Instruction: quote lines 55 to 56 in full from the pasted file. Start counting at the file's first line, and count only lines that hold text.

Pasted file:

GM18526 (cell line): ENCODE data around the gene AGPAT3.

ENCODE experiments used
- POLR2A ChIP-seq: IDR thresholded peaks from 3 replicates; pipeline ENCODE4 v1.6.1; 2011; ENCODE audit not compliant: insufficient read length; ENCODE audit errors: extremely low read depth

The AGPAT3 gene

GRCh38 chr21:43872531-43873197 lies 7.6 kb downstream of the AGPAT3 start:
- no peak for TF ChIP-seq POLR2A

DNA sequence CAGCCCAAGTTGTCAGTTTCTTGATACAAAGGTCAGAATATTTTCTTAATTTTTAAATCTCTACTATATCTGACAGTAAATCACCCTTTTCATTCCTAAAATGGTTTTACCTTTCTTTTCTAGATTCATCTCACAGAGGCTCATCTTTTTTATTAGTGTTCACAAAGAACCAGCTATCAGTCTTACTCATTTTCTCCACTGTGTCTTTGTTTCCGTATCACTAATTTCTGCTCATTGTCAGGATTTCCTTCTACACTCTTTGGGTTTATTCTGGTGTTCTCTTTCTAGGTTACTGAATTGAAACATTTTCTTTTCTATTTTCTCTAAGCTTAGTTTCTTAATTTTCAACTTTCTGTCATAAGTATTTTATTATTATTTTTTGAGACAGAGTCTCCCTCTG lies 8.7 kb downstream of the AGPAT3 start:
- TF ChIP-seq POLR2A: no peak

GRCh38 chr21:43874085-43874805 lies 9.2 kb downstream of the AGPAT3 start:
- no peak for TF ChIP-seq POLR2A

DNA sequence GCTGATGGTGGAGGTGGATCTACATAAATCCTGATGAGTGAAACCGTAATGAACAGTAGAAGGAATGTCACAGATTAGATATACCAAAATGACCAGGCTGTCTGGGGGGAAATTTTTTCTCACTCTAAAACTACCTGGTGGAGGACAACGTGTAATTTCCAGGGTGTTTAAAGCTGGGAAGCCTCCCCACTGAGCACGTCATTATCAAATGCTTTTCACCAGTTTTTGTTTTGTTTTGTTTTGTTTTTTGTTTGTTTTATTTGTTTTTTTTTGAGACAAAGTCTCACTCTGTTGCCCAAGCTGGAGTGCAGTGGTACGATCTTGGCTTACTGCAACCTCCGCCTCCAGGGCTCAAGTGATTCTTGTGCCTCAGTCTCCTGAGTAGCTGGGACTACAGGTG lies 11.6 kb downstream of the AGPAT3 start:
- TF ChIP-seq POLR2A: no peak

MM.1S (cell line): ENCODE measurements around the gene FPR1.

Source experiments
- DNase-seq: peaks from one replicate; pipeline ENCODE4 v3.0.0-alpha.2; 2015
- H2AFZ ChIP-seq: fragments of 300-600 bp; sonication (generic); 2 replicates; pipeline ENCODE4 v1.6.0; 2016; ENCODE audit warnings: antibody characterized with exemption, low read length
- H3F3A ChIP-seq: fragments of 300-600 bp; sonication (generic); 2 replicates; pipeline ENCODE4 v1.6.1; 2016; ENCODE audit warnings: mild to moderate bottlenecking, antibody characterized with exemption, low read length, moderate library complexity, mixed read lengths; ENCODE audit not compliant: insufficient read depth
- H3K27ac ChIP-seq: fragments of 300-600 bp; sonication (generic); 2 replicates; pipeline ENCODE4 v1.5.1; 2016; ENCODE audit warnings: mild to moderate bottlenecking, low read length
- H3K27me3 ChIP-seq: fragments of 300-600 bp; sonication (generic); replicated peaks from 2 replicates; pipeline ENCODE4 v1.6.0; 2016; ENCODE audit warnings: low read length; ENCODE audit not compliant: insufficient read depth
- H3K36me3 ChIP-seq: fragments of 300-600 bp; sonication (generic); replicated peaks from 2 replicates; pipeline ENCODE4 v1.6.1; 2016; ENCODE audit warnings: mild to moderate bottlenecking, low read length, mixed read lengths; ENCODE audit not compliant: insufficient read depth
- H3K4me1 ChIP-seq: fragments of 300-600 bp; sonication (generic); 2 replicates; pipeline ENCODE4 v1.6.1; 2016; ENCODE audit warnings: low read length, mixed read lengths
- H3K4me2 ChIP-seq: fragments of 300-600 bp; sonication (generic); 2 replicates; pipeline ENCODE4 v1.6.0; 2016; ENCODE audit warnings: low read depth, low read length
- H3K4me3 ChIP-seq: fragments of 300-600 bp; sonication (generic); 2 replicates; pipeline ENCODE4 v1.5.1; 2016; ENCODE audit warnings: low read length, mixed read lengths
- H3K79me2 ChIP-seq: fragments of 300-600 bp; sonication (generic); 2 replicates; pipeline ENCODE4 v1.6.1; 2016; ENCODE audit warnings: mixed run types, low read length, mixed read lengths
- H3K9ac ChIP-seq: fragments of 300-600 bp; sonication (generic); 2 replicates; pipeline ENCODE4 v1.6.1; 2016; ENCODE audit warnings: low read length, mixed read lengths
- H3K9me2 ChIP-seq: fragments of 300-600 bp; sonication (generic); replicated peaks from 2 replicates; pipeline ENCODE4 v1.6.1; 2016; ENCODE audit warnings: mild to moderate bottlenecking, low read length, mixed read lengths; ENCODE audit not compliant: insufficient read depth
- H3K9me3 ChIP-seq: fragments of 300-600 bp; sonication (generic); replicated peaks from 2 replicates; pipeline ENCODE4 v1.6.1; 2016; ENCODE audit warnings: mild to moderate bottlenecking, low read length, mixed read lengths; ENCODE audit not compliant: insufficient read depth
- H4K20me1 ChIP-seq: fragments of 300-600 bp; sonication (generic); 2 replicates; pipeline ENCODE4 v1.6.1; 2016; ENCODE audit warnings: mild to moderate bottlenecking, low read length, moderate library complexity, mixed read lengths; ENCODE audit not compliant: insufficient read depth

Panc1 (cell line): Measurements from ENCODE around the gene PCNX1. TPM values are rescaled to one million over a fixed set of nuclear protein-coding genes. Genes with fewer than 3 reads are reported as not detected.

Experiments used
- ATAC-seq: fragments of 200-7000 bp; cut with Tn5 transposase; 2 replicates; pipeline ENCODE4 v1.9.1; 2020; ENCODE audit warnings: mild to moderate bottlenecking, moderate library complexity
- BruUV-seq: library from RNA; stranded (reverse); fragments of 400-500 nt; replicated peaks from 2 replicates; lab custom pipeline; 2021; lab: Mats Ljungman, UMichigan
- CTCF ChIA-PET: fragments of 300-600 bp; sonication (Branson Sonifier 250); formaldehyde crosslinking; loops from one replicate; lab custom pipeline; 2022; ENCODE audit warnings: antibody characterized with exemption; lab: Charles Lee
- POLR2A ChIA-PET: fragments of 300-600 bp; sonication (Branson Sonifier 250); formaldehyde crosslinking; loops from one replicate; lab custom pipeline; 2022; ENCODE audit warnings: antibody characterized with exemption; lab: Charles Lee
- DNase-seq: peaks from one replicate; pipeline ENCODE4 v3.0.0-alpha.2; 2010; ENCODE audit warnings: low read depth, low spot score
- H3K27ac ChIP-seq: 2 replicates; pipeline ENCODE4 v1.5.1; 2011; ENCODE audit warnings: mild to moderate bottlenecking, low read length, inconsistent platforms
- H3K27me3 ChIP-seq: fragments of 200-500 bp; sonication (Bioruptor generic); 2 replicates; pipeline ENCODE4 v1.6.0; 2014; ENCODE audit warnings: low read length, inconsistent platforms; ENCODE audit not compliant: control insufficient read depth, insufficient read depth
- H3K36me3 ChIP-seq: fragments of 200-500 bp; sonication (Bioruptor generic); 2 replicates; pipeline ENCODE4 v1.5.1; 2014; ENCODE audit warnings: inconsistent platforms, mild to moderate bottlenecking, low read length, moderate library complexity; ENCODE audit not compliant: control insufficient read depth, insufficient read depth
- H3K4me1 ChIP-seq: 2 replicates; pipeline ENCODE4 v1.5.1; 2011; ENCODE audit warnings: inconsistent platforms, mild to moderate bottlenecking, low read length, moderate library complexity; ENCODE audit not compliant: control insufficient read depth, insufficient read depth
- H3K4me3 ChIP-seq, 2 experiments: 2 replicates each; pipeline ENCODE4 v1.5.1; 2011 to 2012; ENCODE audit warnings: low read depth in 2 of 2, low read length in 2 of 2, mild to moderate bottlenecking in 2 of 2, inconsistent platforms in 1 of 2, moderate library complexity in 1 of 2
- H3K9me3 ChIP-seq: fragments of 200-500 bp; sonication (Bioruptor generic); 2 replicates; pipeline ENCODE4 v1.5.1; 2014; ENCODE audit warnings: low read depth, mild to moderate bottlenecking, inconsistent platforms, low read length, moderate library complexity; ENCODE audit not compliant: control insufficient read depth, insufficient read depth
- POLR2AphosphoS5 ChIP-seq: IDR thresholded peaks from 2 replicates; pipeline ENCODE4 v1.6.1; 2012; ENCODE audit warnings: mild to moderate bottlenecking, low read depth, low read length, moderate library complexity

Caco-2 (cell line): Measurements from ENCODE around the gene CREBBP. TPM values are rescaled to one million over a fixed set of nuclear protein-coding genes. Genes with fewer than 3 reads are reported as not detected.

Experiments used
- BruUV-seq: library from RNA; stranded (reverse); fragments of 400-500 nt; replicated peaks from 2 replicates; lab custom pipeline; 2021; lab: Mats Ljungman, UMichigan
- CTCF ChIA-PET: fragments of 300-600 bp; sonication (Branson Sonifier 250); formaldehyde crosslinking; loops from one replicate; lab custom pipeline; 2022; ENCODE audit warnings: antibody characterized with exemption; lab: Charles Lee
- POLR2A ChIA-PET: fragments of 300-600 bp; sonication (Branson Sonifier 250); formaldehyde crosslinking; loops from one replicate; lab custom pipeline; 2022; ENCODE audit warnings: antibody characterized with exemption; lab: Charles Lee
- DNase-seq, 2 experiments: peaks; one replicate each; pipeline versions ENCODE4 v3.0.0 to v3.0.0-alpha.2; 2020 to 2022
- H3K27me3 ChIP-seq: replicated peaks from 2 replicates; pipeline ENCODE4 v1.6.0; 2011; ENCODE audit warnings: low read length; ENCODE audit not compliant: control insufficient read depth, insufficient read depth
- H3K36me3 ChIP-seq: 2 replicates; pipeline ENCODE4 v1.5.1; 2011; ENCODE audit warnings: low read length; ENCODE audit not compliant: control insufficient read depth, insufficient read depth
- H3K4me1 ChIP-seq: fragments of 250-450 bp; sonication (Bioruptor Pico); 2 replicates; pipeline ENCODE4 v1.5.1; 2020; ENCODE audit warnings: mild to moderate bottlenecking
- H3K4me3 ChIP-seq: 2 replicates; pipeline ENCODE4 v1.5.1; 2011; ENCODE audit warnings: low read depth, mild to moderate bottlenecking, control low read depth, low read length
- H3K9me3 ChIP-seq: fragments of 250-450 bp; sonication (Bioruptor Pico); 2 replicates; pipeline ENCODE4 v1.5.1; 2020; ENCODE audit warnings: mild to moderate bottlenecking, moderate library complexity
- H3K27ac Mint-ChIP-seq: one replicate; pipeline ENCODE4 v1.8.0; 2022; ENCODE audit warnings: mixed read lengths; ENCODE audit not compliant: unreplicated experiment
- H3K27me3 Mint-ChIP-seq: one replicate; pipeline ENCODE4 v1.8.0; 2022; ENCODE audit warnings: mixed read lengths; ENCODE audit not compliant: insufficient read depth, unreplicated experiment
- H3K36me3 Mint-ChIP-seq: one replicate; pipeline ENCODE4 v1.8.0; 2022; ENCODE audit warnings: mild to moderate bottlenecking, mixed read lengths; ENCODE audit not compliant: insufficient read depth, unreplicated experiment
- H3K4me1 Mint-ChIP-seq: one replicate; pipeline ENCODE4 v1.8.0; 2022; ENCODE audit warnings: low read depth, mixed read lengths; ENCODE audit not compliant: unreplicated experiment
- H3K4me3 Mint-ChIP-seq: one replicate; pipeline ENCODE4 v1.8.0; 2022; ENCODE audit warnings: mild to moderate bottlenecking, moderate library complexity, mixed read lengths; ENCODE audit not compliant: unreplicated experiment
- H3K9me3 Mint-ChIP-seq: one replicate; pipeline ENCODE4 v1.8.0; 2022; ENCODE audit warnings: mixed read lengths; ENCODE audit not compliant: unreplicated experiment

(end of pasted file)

- H3K27me3 Mint-ChIP-seq: one replicate; pipeline ENCODE4 v1.8.0; 2022; ENCODE audit warnings: mixed read lengths; ENCODE audit not compliant: insufficient read depth, unreplicated experiment
- H3K36me3 Mint-ChIP-seq: one replicate; pipeline ENCODE4 v1.8.0; 2022; ENCODE audit warnings: mild to moderate bottlenecking, mixed read lengths; ENCODE audit not compliant: insufficient read depth, unreplicated experiment